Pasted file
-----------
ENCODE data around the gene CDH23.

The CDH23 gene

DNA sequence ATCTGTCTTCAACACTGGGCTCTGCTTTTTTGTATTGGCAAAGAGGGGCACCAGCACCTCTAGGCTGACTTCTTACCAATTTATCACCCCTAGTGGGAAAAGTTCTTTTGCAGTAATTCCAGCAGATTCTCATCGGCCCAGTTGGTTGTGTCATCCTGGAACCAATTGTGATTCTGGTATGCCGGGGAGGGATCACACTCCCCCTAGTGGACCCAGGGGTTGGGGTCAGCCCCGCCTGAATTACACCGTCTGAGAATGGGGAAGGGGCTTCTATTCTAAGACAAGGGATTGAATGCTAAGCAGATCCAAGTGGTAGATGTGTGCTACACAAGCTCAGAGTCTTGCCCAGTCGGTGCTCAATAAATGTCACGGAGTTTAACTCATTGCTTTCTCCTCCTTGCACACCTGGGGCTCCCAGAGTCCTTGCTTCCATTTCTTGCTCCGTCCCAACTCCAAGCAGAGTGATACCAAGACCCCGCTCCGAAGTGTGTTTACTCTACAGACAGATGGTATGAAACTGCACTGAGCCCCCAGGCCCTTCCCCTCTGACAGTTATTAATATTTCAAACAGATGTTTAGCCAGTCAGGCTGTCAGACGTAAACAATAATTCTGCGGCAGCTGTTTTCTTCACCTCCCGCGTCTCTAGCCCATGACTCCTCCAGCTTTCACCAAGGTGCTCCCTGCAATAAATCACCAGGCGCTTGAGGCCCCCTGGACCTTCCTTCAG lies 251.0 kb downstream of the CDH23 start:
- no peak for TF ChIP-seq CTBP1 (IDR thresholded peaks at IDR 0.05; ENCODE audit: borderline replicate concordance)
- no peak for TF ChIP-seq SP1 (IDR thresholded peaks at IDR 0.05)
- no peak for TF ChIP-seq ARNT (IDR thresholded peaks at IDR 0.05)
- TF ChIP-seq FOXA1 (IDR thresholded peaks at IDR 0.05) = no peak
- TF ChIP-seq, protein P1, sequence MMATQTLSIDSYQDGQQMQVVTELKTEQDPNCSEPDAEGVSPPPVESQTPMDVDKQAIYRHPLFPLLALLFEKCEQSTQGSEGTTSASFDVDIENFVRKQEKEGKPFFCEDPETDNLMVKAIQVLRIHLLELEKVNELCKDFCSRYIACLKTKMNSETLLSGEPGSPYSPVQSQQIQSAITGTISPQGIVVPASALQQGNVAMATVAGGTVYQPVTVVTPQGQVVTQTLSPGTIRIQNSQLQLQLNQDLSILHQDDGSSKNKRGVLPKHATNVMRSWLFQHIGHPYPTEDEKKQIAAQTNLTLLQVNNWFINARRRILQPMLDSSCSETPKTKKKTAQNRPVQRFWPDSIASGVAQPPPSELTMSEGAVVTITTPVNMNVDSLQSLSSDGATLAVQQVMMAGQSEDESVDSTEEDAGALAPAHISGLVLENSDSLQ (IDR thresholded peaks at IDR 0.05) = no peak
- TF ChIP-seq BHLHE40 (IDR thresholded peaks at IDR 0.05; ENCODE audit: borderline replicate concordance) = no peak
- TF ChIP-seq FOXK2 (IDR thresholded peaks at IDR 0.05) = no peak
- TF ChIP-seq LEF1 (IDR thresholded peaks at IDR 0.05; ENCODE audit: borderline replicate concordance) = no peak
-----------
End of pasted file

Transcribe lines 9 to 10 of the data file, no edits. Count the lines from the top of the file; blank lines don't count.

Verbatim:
- TF ChIP-seq BHLHE40 (IDR thresholded peaks at IDR 0.05; ENCODE audit: borderline replicate concordance) = no peak
- TF ChIP-seq FOXK2 (IDR thresholded peaks at IDR 0.05) = no peak